Five ways to combat teacher burnout

Vaidehi Sriram

5 pm: The twilight hour when most workdays end and people look forward to a warm soak and dinner with their families. Yet, for most teachers, 5 pm is when a new workday begins: marking homework, preparing lesson plans for the next day, or drafting a question paper for the upcoming exams. Indeed, a teacher is always thinking about work. A trip to the local supermarket inspires a lesson on money or the economy; cooking a new dish stirs the potential for an excellent class on proportion or recipe writing!

A teacher is one professional who is always on the job, even outside work hours. This can take a toll on their physical and mental health. Passion alone cannot hold down a teacher to the profession, it’s essential to sustain it over a long period. Sadly, ever-increasing responsibilities and lack of recognition lead to burnout from which many teachers do not recover.

At the onset of the COVID-19 pandemic, I went through the same despondent state, where I started feeling overwhelmed and was completely indifferent to my work. I was showing the classic signs of burnout, defined as a psychological syndrome emerging as a prolonged response to chronic interpersonal stressors on the job (Christina Maslach and Michael P Leiter). It was hard to summon up my usual enthusiasm and none of my ideas felt worthwhile. Despite my love for the education field, I was dreaming of being far away from the classroom! However, a few activities that I accidentally stumbled upon during that period helped me tide through. While I am still not there as yet, I can see a little of the excitement from my early years of teaching come back.

Here are a few things I did which helped me and I hope they will prove to be worthwhile for other teachers too.

Become a student
During those days of gloom, I signed up for a short course on Coursera, just to take my mind off my own classes. The role reversal helped me relax and proved to be beneficial. Even if it is not a formal degree, just a few hours of learning something new can renew your zest for life, and who knows, it may even be handy for a lesson someday! Explore sites like Udemy and Coursera for enriching classes, where you can forget being the responsible one and just focus on yourself.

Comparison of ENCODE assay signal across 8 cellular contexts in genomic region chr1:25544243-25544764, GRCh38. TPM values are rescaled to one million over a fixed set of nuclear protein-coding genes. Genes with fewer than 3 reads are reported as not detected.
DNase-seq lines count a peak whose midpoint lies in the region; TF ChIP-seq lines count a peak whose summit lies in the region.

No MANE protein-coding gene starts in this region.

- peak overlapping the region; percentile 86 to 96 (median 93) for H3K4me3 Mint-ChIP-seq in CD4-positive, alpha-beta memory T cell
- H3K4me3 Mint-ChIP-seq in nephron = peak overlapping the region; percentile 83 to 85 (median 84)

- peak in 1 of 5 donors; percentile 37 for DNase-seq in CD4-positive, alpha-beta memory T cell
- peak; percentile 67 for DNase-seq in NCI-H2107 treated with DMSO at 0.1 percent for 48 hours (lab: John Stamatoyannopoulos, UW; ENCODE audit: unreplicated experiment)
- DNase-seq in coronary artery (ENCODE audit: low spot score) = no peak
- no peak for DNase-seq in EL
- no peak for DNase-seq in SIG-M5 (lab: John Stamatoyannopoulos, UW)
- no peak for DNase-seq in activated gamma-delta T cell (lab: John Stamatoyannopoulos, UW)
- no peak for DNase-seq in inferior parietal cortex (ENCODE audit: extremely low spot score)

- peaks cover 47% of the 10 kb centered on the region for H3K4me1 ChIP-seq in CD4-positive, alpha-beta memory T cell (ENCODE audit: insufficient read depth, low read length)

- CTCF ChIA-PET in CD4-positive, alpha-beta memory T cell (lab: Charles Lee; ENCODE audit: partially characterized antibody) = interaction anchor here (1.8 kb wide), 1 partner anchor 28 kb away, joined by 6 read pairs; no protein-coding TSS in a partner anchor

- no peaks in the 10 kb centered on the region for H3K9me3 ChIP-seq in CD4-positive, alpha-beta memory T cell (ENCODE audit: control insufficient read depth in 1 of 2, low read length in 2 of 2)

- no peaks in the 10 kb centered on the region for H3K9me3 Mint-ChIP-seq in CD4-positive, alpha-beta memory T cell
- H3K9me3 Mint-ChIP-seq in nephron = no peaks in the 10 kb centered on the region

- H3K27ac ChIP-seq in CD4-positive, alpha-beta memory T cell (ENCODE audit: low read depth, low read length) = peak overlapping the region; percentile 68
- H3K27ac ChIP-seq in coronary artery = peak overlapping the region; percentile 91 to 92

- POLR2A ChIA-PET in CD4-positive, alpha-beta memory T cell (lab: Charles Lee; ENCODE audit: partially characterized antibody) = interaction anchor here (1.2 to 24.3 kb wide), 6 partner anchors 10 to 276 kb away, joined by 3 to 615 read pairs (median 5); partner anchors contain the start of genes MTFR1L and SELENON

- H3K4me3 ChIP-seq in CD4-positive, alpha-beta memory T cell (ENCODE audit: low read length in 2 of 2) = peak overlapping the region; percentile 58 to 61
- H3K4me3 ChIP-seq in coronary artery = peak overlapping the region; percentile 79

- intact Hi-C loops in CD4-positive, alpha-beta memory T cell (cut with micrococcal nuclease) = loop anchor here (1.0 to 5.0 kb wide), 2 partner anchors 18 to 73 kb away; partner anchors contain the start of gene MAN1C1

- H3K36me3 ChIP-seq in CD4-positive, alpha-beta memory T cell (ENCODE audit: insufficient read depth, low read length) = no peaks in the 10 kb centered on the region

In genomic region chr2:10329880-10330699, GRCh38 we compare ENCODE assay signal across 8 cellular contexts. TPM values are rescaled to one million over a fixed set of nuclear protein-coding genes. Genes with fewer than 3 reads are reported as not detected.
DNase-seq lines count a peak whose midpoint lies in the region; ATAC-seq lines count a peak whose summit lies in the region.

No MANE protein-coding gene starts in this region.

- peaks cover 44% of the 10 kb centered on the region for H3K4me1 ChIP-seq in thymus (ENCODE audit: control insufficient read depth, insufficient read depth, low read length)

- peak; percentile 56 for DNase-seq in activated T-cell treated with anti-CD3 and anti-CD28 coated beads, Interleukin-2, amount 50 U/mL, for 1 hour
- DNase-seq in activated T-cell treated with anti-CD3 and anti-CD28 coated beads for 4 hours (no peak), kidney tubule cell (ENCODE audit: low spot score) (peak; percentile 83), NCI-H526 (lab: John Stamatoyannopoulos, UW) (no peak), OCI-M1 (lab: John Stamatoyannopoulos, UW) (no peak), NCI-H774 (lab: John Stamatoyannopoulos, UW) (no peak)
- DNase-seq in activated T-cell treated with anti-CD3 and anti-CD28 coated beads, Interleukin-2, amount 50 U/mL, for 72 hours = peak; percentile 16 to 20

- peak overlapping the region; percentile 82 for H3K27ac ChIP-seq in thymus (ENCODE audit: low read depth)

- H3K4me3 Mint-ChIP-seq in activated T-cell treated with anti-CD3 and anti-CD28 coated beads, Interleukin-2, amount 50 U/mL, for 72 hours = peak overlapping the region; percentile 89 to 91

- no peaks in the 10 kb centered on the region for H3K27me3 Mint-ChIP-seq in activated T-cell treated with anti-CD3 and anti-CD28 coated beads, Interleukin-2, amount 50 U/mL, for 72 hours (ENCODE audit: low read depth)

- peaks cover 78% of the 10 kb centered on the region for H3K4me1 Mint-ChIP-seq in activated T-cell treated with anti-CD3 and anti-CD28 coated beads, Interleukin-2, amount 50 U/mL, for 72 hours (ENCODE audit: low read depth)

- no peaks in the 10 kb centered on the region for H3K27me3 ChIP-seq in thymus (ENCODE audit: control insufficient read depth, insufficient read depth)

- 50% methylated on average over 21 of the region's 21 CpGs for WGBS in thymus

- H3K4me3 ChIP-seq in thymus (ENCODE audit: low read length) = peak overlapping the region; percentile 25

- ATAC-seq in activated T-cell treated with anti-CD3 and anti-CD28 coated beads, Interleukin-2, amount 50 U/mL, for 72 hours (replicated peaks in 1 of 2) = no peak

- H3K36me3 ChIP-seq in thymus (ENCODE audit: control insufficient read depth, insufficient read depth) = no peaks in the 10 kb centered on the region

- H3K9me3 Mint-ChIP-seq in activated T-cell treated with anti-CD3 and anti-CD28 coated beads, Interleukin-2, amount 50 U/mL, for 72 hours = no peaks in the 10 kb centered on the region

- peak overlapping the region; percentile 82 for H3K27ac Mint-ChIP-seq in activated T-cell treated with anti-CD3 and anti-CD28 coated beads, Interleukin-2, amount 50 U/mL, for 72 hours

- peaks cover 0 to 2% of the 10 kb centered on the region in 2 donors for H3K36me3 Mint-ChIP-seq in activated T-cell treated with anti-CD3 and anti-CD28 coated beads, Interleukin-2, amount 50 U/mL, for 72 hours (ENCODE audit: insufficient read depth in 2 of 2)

Change up your lesson
After years and years of teaching the same concept repeatedly, we all fall into a set pattern. I realized that I had been using the same introductory document and the same set of exercises for over three years! It was time to look for new resources and in doing so, I felt refreshed too. Even if the textbook is the same, finding new material and maybe just one new exercise/activity goes a long way. For example, I don’t usually use bodily humor in my classes, but I decided to try. I still am not good at it, however, the change worked wonders, both for my students and myself.

Put your chores on hold
Teachers are notorious for biting off more than they can chew! After a gruelling day of work, we also want an organized wardrobe or a sparkling kitchen. This only adds to the mounting pressure. It is okay to put these chores on hold and just take a walk. I also read a few books for pleasure, with no agenda, even as the pile of unfolded clothes around me grew! Trust me, nothing major happened. I still went to work the next day, we still ate our regular meals and things were normal. It is important to cut yourself some slack and do things that make you happy.

Find shortcuts
Teachers hold their students to high standards, which is crucial for their development. They do the same for themselves, hesitant to turn in less-than-perfect work even at the cost of their health. I strongly recommend having a few ready-made lessons for those days of low energy, even if they are not perfect. A worksheet downloaded from the Internet, a pre-recorded class, a borrowed PowerPoint presentation or even assigning group work – nothing is wrong! I keep an emergency folder for this purpose and it has bailed me out on so many occasions.

Teachers are not paid by the minute
Personally, this has been a tough lesson for me to learn. I always believed that every minute of my class must be accounted for with a learning objective attached to it. I wanted to ensure value for every second of my teaching time. This approach often undermines the teaching or learning that happens when no one is looking. A child that sees a teacher comforting a friend, or a teacher that allows children to write their answers sacrificing class time – these are extraordinary moments, impossible in a class where every minute is accounted for. It is okay to send the students to the playground once in a while or to close class five minutes early and allow them to chat! This will also allow the teacher to gather his/her thoughts, allowing for more mindfulness.

I sincerely hope these tips work for you too and help you combat this insidious malaise that grips teachers at least once in their careers. Teachers create the future and taking care of themselves is the biggest way they can contribute to the well-being of the upcoming generations.

The author is a teacher and mentor who is extremely passionate about pedagogy. She enjoys long conversations, writing and music. She can be reached at and runs her own website at

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